Our book, The Night Visitors, is a horror novella told through an exchange of emails between two women who are investigating an unsolved murder. Gradually, the effects of their mutual obsession evolve into hallucinatory madness and the supernatural begins to intrude on their correspondence. There were two of us writing, and we each composed one side of the exchange, sending the emails to each other “in character”, then swapping sides after the first draft to edit. We like to think it was the joint folly of the writing process – a kind of spontaneous mutual insanity – that spawned a tale of possession, telepathy and bloodshed.
It's been a strange day here in Manchester. Bright and summery with most of it passed at my desk in the top floor of an office block in the city centre. Outside was eerily quiet save for the occasional intrusion of helicopters circling overhead and sirens wailing in the distance. And so I sat there and got on with my work as though today was just another day and the biggest mass murder in the city's history hadn’t happened just down the road a few hours earlier.
I say I was working but of course in truth I spent almost the entire day online, reading again and again about this local tragedy whose magnitude was propelling it around the globe. Occasionally there would be a detail - of the first two named victims, one went to the same college as me and the other, an eight year old girl, was from Preston, my hometown - which would cause me to look away from my screen and out of the window at my view of the city, high-rise buildings folding away into leafy terraced suburbs in the distance, and try not to cry. It all felt so keenly personal and yet I had no right take it personally: so far as I know, I have no connection to any of the victims. What I have is a connection to the city, which isn't the same thing at all.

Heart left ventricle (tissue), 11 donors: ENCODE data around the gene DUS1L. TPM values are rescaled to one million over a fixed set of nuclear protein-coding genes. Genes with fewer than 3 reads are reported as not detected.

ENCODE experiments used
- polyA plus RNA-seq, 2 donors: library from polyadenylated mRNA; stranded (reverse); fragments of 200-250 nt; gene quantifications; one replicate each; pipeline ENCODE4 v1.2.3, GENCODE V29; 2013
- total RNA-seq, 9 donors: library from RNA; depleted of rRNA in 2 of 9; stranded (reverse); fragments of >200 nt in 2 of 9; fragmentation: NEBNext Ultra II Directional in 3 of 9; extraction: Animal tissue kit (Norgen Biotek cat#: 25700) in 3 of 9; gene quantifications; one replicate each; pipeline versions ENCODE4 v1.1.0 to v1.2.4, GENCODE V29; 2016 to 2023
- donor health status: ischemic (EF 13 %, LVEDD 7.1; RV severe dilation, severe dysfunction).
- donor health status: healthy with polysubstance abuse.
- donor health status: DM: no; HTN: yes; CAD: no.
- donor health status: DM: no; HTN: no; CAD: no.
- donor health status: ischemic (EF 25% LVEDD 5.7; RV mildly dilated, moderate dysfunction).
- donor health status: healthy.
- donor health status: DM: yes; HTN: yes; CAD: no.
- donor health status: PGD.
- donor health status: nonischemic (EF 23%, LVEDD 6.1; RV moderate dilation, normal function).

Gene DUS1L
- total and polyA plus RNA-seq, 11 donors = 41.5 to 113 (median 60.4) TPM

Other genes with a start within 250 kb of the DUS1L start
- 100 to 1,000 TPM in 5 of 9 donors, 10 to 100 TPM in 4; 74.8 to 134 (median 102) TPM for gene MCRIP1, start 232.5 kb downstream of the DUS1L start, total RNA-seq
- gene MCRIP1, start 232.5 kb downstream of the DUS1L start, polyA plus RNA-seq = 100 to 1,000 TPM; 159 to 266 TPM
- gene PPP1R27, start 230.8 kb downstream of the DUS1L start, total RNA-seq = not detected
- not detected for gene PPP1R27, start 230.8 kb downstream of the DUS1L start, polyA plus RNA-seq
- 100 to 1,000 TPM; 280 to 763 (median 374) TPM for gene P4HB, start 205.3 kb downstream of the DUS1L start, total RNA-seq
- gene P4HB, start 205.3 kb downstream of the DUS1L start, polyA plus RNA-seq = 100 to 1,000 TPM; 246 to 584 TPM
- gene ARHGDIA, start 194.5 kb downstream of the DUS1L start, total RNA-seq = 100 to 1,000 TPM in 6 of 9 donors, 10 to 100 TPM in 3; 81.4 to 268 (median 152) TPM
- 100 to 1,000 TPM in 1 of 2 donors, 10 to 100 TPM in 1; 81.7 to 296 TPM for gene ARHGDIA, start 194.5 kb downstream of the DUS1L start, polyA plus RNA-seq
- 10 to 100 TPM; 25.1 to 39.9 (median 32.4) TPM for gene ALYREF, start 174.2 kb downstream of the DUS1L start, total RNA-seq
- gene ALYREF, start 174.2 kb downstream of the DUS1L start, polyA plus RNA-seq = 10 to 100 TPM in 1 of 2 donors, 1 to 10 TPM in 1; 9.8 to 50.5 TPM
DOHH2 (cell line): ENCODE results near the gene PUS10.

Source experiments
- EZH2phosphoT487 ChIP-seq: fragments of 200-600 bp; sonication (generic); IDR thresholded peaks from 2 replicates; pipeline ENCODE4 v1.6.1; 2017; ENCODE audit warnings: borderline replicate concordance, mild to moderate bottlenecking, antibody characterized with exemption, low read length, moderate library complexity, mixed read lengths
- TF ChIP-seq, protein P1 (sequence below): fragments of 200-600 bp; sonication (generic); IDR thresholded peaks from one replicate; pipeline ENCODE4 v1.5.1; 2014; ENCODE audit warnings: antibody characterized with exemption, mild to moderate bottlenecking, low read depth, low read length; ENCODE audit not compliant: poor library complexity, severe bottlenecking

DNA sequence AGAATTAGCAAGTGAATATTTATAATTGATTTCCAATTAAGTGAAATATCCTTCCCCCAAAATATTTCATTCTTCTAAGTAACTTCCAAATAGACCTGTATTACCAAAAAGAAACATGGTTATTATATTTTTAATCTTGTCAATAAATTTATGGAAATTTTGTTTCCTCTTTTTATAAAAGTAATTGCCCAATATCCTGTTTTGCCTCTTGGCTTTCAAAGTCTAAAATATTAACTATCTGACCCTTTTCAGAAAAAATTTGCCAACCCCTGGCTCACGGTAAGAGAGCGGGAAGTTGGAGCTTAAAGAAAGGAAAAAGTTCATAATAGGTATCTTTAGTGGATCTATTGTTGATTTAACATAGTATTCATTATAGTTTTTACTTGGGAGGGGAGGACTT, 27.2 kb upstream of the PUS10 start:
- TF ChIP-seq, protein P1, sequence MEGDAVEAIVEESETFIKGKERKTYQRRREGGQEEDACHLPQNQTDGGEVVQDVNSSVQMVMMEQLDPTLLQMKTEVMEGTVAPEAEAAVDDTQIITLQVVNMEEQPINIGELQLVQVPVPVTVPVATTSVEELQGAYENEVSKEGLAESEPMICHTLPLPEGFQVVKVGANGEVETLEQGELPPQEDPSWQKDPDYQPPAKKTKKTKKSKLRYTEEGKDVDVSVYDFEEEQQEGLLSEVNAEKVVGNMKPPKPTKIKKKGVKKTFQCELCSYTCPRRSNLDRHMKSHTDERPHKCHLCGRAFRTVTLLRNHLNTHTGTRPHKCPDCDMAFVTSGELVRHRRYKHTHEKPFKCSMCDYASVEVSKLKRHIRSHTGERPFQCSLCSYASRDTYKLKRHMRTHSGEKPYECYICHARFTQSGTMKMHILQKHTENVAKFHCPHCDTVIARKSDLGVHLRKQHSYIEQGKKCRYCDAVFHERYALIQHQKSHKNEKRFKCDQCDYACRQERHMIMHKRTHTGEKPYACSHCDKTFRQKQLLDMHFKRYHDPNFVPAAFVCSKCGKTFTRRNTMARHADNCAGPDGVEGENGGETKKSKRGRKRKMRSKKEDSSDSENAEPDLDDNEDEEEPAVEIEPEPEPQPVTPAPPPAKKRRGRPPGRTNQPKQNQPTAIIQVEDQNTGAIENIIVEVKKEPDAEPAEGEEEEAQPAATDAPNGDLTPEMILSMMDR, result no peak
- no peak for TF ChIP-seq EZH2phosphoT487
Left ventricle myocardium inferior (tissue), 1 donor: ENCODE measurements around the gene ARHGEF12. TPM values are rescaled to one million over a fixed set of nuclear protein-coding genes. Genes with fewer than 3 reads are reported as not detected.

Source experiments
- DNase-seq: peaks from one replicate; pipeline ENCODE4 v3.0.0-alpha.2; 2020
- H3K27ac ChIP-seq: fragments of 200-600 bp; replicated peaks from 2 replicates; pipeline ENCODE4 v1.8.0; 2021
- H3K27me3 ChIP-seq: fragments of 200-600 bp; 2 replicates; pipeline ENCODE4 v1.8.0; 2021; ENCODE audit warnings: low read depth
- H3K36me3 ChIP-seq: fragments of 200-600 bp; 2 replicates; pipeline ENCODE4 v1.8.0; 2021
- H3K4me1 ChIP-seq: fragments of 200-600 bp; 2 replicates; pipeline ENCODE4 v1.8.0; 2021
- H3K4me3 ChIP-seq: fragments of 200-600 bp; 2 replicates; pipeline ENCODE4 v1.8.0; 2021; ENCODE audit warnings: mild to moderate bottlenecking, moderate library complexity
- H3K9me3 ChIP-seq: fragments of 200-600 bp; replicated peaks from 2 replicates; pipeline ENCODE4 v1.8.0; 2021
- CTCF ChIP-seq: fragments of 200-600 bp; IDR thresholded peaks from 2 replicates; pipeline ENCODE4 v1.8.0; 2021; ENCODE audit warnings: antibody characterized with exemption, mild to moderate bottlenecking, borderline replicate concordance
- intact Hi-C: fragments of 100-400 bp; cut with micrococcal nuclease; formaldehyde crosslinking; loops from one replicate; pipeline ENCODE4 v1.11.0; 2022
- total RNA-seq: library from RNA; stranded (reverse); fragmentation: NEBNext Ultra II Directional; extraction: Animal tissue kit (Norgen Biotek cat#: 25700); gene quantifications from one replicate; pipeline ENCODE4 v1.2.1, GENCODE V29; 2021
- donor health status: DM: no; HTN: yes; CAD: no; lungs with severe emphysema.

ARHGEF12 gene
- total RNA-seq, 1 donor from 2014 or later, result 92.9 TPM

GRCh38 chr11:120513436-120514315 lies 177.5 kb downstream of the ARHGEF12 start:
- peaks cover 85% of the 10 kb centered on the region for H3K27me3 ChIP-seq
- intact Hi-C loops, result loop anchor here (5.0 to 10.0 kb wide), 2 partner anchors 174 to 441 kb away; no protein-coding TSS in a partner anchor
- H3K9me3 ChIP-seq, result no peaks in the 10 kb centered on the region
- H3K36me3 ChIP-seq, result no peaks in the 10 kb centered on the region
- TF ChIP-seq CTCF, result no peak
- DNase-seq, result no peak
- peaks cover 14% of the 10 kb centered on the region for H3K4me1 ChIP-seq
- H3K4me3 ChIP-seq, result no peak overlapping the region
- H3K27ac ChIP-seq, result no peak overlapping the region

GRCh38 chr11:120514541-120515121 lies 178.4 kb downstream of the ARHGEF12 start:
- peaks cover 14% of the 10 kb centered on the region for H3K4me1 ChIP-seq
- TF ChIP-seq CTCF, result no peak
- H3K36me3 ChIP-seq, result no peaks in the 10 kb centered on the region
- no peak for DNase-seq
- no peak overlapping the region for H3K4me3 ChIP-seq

I've struggled with the heartening stories, the tales of people helping, offering up their homes, giving blood. Have they been heartening, these acts? Yes and no. Yes in themselves, undoubtedly, but no in the way they response I've found they elicit. I understand the impetus to find the glimmers of something positive and reassuring, but honestly I find it hard to feel anything other than just flat-out depressed right now. Anything more just feels like a pretence, like ornamentation. I get the whole ‘we carry on’ rhetoric, but at the same time it smacks of dismissiveness, of depreciating something which is objectively and comprehensively unconscionable and demands we stop carrying on. A massacre which targeted local daughters, children murdered on the streets in their dozens while they held onto pink balloons. You have to go back to the Christmas Blitz of 1940 or perhaps the Moors Murders in the early 1960s to find anything comparable in the vicinity. From now on this will undoubtedly be Manchester's darkest day and it's going to be a very tough and traumatic experience for everyone to go through, particularly those directly involved. Why pretend otherwise? Perhaps tomorrow can be a day of hope and plodding bravely on. Today, for me, is for simple grief.